Developing learner autonomy 8.18
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Developing learner autonomy 8.18



I developed this presentation for teacher training. The audiences have been varied but mostly to teachers for whom the ideas of learner autonomy are either new or seem unrealistic. ...

I developed this presentation for teacher training. The audiences have been varied but mostly to teachers for whom the ideas of learner autonomy are either new or seem unrealistic.

The aim is to give them some background and then show how to start at ground zero. Every little helps.



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  • Classroom English: If learners know how to ask questions and can tell you when they don’t understand, then you have made the very first step to making them responsible for their own learning.Share information: What the course is, what they have to achieve, timescales, what the exam will be about, study skills, rules. Strengths and Weaknesses: Tell them it is their responsibility to learn – you (the teacher) and the course book are there to support their learning but they have to active participants. They have to make time to review / revise / learn.Study skills – suggest different ways to study. Make sure they know they are all different – if one student find it easy to learn vocabulary, it doesn’t mean the others are stupid, they have to develop their own strategies for learning. The teacher facilitates that learning by giving learners ideas about how to learn.Most of the adult learners in my classes have jobs, families and are studying for a master’s. They also have to make time for English. I encourage them to spend a short time every day (if possible) on their English study. 10-15 minutes everyday is better than an hour once a week. Listening to English radio / TV / films / podcasts is a great way to improve listening skills even if you don’t understand much for the first few months. Your ‘ear’ will tune-in eventually. Suggest learners find a study partner or someone you can practice speaking English with . This can be a classmate, another student learning English, a child in the family, anyone that can speak some English. It does not need to be a native speaker. With a study partner,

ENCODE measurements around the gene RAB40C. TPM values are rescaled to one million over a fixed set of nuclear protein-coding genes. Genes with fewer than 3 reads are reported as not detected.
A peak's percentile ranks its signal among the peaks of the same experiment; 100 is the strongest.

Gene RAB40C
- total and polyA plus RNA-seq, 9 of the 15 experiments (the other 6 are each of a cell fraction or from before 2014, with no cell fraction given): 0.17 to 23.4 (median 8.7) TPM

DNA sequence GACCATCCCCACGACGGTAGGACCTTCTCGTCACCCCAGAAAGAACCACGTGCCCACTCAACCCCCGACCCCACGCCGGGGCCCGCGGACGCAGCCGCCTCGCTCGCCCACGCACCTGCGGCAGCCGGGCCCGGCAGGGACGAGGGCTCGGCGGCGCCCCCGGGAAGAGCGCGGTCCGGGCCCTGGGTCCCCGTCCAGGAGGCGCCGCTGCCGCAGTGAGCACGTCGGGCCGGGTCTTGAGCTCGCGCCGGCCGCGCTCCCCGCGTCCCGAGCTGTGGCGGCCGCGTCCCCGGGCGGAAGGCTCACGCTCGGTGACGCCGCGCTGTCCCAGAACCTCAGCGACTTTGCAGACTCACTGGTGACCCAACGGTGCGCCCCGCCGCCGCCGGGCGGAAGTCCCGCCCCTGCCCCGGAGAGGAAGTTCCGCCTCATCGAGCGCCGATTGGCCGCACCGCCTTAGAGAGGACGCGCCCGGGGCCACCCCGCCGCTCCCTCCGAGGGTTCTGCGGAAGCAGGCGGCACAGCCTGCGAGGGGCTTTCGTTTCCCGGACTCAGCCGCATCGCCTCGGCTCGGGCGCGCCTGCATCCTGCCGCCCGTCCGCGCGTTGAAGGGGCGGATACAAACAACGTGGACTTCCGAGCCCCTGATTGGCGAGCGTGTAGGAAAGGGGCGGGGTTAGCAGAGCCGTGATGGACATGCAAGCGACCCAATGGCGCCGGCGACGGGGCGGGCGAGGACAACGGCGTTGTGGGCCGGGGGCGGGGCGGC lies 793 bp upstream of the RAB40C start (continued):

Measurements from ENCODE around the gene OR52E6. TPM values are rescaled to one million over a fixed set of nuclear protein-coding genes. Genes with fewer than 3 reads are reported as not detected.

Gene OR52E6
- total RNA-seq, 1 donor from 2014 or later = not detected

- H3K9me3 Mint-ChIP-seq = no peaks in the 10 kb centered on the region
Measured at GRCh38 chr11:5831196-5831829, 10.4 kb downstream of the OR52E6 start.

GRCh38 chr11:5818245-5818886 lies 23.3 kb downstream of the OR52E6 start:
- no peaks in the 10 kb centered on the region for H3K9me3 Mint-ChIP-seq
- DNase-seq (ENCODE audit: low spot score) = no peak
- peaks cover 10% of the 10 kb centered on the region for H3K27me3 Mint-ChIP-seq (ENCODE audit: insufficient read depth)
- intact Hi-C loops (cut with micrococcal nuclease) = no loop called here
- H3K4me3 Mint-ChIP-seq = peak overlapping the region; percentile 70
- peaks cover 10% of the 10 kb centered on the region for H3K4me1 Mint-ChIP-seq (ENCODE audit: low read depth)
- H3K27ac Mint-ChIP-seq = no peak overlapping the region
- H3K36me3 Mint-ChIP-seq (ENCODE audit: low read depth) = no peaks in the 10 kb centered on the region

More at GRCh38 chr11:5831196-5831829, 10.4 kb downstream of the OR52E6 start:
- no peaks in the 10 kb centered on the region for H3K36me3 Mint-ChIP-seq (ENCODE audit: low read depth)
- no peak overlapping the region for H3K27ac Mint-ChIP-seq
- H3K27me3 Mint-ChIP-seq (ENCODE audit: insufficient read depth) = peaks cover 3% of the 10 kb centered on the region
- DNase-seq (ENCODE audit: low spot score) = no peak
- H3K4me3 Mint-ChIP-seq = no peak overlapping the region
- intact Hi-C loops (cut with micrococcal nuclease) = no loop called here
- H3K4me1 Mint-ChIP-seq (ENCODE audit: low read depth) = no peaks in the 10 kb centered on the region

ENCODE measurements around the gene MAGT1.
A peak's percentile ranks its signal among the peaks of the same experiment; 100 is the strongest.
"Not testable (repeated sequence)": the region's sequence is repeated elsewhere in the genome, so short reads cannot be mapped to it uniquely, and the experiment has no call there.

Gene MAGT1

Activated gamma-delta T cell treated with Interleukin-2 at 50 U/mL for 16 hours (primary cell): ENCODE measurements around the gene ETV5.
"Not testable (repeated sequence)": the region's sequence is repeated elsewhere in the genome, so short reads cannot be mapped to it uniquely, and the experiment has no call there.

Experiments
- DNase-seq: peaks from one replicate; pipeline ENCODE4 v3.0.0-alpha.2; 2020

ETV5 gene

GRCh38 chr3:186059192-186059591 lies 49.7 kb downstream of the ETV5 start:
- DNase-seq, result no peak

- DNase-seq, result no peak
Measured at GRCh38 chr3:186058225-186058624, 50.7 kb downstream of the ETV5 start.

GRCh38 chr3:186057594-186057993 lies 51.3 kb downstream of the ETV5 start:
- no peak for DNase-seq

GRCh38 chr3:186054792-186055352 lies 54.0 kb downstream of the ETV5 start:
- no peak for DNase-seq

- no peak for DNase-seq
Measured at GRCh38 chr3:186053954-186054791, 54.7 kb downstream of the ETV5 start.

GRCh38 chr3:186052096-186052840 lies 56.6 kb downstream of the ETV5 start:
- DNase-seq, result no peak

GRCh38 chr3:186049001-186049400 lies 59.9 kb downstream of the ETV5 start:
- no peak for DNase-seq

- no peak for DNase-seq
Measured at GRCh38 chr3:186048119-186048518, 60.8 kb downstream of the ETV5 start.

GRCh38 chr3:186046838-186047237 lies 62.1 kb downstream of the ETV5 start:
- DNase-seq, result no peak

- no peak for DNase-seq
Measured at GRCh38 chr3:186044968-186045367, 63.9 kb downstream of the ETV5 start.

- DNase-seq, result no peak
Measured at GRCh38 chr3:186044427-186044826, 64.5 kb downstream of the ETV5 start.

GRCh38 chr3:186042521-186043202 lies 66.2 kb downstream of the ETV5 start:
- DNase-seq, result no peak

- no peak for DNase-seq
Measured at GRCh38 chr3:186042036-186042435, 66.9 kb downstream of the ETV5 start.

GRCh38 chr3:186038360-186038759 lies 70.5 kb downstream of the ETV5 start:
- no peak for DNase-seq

Developing learner autonomy 8.18 Presentation Transcript

  • 1. Developing Learner Autonomy
    Learners doing it for themselves
  • 2. Introduction
    Identify what an autonomous learner is:
    good learners / bad learners
    Look at how that affects teaching
    Examine what we can do in the classroom to develop and encourage learning
  • 3. What about Teacher Autonomy?
    How much opportunity do you have to decide what / how to teach your learners?
    What is your role as a teacher?
  • 4. Good Learners Bad Learners
    Reflect on their learning and make decisions about it
    Take responsibility for their learning and their progress
    Know why they are learning English and try to stay motivated
    Know how to study effectively
    • Blame teachers or the course book for poor results
    • 5. Expect the teacher to be responsible for their learning and their progress
    • 6. May have little enthusiasm for learning English
    • 7. May think they know more than the teacher
    • 8. May not know how to study effectively
  • Adapted from Scharle & Szabo (2005), who adapted it from Brandes & Ginnes (1992)
  • 9. Learning Strategies
    • Cognitive Strategies
    help learners process input, & transform and apply L2 knowledge
    Affective Strategies
    learners create positive attitudes and stay motivated
    Sociocultural-interactive Strategies
    help learners with communication, sociocultural contexts and identity.
  • 10. Meta Strategies
    Meaning of meta:
    (from Greek: μετά = "after", "beyond", "with", "adjacent", "self"), is a prefix used in English (and other Greek-owing languages) to indicate a concept which is an abstraction from another concept, used to complete or add to the latter.
  • 11. A model of metacognition
    Taken from Lessons from Good Language Learners, (2008) p100
  • 12. What you can do in the Classroom
    • Classroom English
    • 13. Share information
    • 14. Ask learners to identify their strengths and weaknesses
    • 15. Tell learners how you see it
    • 16. Take yourself out of the picture
    • 17. Be consistent
  • references
    Scharle & Szabo (2005) Learner autonomy: a guide to developing learner responsibility
    Carole Griffiths Lessons from Good Language Learners (2008)
    Rebecca Oxford Teaching and Researching Language Strategies (2011)
  • 18. Teachers Say:
    My students are lazy and they never do their homework.
    They never remember anything I teach them!
    We did the present perfect last week but they got it wrong today.
    I tell them to study hard but they don’t care. I’ll have to give them more tests.